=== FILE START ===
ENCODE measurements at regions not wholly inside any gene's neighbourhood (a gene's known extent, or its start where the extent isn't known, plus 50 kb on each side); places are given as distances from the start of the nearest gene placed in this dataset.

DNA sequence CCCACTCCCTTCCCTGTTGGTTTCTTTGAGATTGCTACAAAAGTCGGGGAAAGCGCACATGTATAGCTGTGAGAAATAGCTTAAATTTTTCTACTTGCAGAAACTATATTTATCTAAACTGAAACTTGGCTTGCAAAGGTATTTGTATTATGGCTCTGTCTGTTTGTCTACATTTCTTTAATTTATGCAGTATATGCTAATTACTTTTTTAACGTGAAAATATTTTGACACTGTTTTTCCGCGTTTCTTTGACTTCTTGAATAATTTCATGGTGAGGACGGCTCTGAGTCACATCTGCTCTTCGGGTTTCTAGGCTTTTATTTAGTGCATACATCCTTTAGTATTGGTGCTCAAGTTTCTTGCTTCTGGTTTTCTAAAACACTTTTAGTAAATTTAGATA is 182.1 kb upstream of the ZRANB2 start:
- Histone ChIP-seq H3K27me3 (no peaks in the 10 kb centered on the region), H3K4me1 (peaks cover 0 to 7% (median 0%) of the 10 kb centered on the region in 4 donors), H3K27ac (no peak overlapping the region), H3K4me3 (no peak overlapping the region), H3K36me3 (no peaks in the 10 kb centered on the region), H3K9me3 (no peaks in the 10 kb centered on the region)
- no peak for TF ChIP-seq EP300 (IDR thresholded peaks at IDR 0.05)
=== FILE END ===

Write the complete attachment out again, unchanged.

ENCODE measurements at regions not wholly inside any gene's neighbourhood (a gene's known extent, or its start where the extent isn't known, plus 50 kb on each side); places are given as distances from the start of the nearest gene placed in this dataset.

DNA sequence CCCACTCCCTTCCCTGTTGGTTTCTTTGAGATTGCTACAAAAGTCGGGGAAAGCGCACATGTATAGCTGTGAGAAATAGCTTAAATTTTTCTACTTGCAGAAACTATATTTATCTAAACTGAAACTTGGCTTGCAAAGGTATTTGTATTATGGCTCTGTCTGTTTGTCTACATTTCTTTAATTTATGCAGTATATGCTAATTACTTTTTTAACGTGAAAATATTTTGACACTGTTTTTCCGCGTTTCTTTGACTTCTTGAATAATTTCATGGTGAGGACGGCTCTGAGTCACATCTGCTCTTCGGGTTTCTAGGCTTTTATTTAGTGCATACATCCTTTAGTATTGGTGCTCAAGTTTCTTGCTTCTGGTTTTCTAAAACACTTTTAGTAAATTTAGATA is 182.1 kb upstream of the ZRANB2 start:
- Histone ChIP-seq H3K27me3 (no peaks in the 10 kb centered on the region), H3K4me1 (peaks cover 0 to 7% (median 0%) of the 10 kb centered on the region in 4 donors), H3K27ac (no peak overlapping the region), H3K4me3 (no peak overlapping the region), H3K36me3 (no peaks in the 10 kb centered on the region), H3K9me3 (no peaks in the 10 kb centered on the region)
- no peak for TF ChIP-seq EP300 (IDR thresholded peaks at IDR 0.05)